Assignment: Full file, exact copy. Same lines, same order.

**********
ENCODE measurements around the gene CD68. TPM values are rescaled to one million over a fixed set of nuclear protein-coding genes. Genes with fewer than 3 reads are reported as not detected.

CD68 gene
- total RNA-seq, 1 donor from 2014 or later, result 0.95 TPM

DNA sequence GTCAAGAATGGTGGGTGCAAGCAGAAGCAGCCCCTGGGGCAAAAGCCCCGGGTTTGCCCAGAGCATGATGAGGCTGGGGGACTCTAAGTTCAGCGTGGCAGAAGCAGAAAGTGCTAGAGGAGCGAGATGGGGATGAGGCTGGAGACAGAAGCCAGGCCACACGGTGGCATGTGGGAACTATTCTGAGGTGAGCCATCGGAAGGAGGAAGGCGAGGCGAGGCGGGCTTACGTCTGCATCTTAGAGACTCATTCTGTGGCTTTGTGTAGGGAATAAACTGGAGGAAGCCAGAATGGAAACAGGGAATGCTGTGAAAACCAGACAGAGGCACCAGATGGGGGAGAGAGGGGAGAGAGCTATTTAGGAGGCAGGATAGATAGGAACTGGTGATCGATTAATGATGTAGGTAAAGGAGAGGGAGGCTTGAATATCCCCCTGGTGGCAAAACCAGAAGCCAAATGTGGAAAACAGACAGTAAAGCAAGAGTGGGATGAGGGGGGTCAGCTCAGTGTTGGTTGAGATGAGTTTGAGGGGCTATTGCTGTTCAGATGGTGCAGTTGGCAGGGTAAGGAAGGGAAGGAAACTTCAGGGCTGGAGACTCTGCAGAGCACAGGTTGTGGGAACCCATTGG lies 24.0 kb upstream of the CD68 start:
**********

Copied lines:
ENCODE measurements around the gene CD68. TPM values are rescaled to one million over a fixed set of nuclear protein-coding genes. Genes with fewer than 3 reads are reported as not detected.

CD68 gene
- total RNA-seq, 1 donor from 2014 or later, result 0.95 TPM

DNA sequence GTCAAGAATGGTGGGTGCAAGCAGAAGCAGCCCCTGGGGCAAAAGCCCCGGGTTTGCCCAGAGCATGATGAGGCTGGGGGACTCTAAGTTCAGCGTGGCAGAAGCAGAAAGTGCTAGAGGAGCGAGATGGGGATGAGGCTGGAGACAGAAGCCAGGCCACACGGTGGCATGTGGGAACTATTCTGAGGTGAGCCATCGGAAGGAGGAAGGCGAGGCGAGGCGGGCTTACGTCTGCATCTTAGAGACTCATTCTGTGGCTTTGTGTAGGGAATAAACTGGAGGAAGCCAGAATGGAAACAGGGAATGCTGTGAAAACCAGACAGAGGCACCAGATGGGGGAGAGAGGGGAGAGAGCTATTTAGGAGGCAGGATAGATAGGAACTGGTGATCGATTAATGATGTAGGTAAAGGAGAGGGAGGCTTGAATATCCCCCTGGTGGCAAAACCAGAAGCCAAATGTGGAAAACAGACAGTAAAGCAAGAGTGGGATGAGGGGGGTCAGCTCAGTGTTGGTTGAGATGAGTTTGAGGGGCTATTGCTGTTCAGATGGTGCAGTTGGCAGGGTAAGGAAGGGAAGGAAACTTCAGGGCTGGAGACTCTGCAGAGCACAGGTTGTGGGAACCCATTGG lies 24.0 kb upstream of the CD68 start: